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Solomon Islands leader defends new security pact with China

Solomon Islands leader defends new security pact with China

BANGKOK (AP) — The Solomon Islands prime minister confirmed Wednesday that his government has signed a new security agreement with China, but told lawmakers it would not “undermine the peace and harmony of our region” as has been feared by the opposition and countries including the United States and Australia.

The security pact allows China to send police and military personnel to the Solomon Islands “to assist in maintaining social order,” while also opening the door for Chinese warships to stop in port there for “logistical replenishment” — giving rise to worries of a possible Chinese naval base on the doorstep of Australia and New Zealand.

But in his address to parliament, Manasseh Sogavare defended the security agreement as being directed entirely to “our internal security situation." He said it it complemented a 2017 security arrangement with Australia, under which Australian police peacekeepers have been in the capital, Honiara, since riots in November.

“I ask all our neighbors, friends and partners to respect the sovereign interest of Solomon Islands on the assurance that the decision will not adversely impact or undermine the peace and harmony of our region,” he told parliament.

A draft of the agreement leaked online last month, and China's Foreign Ministry announced Tuesday that it had been signed “the other day.” Sogavare was equally vague, telling lawmakers that it had been signed “a few days ago.”

Australia had urged the Solomon Islands not to sign the pact, and sent Sen. Zed Seselja, the minister for international development and the Pacific, for talks with Sogavare last week. Two top American officials — Kurt Campbell, the National Security Council Indo-Pacific coordinator, and Daniel Kritenbrink, the assistant secretary of state for East Asian and Pacific affairs — are to visit the country this week for talks.

Sogavare has said his government would not let China build a military base, and China has denied seeking a military foothold in the South Pacific.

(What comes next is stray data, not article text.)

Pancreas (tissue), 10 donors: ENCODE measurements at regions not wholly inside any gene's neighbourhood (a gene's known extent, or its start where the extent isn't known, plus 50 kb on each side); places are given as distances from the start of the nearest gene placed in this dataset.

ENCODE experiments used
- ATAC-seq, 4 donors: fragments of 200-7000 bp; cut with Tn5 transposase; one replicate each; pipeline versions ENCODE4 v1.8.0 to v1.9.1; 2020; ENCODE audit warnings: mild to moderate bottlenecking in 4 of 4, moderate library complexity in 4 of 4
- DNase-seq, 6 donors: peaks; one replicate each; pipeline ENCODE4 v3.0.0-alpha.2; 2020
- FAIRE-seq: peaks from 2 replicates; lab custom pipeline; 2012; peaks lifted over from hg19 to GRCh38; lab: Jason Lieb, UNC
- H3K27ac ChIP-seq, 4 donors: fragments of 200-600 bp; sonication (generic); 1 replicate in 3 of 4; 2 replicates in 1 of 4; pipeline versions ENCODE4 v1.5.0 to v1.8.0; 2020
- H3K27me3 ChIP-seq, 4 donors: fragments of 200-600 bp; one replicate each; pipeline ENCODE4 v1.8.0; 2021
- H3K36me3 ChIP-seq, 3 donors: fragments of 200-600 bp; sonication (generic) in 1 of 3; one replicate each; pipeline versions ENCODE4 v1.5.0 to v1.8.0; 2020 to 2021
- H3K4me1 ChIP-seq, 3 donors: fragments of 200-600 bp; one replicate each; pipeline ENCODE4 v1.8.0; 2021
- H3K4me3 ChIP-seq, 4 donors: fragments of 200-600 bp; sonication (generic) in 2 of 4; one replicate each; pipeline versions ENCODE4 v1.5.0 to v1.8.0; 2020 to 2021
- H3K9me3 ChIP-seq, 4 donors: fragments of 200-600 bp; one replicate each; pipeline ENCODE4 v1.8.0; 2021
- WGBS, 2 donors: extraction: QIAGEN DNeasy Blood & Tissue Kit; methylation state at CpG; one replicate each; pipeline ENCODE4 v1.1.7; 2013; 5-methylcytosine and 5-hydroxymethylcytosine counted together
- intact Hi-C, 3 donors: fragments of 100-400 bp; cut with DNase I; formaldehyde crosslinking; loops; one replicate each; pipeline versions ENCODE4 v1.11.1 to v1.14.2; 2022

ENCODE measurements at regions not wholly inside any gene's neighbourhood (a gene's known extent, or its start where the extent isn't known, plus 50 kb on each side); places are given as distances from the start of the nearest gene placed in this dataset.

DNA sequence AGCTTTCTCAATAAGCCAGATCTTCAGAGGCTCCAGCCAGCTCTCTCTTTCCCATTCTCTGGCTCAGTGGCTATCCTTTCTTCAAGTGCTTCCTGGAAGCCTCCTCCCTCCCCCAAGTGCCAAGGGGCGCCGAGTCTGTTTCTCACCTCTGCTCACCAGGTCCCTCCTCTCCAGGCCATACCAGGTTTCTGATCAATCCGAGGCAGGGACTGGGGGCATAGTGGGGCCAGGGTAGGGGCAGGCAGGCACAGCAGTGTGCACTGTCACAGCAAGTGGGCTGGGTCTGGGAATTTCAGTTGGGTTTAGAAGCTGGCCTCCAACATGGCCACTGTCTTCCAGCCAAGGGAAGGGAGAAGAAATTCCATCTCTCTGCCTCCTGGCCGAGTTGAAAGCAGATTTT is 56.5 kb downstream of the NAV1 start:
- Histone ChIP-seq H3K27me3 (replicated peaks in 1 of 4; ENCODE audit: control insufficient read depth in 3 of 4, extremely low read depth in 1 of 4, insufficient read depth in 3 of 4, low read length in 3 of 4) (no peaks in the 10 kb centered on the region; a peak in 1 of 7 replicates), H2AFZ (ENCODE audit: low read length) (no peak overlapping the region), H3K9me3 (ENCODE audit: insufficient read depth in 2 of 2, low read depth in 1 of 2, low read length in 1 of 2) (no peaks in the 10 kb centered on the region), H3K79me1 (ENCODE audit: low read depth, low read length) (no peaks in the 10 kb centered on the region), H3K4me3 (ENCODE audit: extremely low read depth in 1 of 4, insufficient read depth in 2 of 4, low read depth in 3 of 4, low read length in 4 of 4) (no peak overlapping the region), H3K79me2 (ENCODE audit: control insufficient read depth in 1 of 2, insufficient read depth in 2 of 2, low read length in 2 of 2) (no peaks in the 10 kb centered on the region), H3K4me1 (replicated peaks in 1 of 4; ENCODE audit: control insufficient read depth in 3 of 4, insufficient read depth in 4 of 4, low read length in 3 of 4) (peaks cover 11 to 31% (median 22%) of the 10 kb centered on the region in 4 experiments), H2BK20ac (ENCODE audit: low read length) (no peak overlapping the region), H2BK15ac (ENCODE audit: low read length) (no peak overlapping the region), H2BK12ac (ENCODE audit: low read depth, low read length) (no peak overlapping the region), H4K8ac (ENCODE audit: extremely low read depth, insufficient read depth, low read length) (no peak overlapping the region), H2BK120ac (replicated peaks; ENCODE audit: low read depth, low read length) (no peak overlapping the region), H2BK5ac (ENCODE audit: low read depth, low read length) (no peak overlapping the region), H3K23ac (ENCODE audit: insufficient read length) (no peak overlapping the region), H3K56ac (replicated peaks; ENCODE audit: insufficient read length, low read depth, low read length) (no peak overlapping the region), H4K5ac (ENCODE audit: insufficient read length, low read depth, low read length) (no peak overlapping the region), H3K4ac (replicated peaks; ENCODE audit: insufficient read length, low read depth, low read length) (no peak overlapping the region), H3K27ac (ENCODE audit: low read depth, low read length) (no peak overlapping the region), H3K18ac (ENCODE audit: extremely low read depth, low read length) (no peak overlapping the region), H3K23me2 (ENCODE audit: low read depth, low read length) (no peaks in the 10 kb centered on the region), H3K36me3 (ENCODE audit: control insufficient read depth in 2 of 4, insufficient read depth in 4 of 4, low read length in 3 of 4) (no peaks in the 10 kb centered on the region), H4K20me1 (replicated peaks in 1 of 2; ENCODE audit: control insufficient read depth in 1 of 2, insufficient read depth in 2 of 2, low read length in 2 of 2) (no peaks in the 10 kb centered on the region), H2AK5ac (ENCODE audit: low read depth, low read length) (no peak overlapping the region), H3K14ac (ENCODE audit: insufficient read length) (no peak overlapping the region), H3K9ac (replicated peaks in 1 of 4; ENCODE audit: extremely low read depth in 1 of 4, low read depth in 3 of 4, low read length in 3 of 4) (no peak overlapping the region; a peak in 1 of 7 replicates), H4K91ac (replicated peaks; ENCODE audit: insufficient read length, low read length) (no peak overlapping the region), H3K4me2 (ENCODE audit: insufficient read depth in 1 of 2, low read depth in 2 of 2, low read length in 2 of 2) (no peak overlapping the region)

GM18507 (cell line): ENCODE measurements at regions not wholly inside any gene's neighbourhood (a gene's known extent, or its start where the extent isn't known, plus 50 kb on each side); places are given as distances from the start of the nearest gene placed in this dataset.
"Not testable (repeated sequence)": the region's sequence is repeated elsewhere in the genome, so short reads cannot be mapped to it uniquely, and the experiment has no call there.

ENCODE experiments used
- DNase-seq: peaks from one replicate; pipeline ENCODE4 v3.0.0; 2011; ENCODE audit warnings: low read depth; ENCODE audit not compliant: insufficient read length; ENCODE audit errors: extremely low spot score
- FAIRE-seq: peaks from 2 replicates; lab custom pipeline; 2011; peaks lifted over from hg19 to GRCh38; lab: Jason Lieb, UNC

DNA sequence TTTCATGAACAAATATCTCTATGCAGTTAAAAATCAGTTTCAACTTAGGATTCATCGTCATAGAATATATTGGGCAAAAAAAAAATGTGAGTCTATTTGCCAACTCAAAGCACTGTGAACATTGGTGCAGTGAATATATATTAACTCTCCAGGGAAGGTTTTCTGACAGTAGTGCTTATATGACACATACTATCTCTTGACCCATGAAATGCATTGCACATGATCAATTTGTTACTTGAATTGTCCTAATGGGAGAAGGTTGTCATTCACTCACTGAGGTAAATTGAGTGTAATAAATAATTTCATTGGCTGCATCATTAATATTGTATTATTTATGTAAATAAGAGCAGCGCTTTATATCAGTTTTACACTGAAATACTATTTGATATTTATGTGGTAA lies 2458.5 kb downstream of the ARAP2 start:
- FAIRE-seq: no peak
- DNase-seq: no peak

After China announced the agreement had been signed, Seselij and Australian Minister for Foreign Affairs Marise Payne said in a joint statement that they were “deeply disappointed.”

“Our consistently stated view, including from the perspective of Australia’s national interests, remains that the Pacific family is best placed to meet the security needs of the region,” they said.

“We are concerned about the lack of transparency with which this agreement has been developed, noting its potential to undermine stability in our region.”

They added that they welcomed statements from Sogavare that the “Solomon Islands will never be used for military bases or other military institutions of foreign powers.”

Earlier this week, U.S. State Department spokesman Ned Price said the agreement could destabilize the Solomon Islands and would set a concerning precedent for the wider Pacific region.

“Despite the Solomon Islands government’s comments, the broad nature of the security agreement leaves open the door for the deployment of P.R.C. (People’s Republic of China) military forces to the Solomon Islands,” Price said.

Micronesia and other Pacific Island nations have also expressed concerns about the deal, as has the Solomon Islands’ main opposition party.

In his address, Sogavare defended the pact, saying it would strengthen the country's police and help them deal with future instability, and that it was “based on mutual respect for sovereignty and in compliance with domestic and international law.”

"Let me assure the people of Solomon Islands that we entered into an arrangement with China with our eyes wide open, guided by our national interests,” he said.